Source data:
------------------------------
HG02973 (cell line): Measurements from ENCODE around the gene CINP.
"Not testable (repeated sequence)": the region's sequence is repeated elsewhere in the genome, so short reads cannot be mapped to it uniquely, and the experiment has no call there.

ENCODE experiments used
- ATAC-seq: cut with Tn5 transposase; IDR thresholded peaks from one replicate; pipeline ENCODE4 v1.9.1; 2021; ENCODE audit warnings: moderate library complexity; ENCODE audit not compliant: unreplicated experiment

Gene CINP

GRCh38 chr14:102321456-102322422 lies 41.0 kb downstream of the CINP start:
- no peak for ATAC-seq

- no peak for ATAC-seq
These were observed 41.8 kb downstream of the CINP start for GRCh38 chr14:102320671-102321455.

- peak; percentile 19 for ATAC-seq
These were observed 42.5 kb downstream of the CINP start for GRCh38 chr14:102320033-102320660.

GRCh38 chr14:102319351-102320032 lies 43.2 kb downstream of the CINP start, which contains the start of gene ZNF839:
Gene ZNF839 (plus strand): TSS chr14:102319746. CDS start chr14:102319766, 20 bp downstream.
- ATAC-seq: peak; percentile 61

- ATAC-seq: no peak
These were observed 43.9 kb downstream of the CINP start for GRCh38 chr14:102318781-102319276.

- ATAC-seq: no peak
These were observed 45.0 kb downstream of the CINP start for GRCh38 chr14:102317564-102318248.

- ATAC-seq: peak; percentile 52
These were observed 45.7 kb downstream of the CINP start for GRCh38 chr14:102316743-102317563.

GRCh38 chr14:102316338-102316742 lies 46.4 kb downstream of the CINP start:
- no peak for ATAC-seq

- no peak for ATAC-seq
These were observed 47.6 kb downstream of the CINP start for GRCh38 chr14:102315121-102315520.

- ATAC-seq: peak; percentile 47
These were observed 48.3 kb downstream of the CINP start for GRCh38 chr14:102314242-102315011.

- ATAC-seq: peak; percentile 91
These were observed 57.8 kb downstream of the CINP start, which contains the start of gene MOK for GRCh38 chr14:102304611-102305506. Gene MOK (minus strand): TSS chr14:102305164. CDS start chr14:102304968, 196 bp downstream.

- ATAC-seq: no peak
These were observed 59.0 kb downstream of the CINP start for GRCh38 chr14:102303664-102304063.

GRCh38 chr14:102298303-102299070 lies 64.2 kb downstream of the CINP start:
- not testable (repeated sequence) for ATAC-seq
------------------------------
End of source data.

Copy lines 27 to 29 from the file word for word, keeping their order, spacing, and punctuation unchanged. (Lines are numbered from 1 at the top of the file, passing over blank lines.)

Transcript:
- ATAC-seq: peak; percentile 91
These were observed 57.8 kb downstream of the CINP start, which contains the start of gene MOK for GRCh38 chr14:102304611-102305506. Gene MOK (minus strand): TSS chr14:102305164. CDS start chr14:102304968, 196 bp downstream.

- ATAC-seq: no peak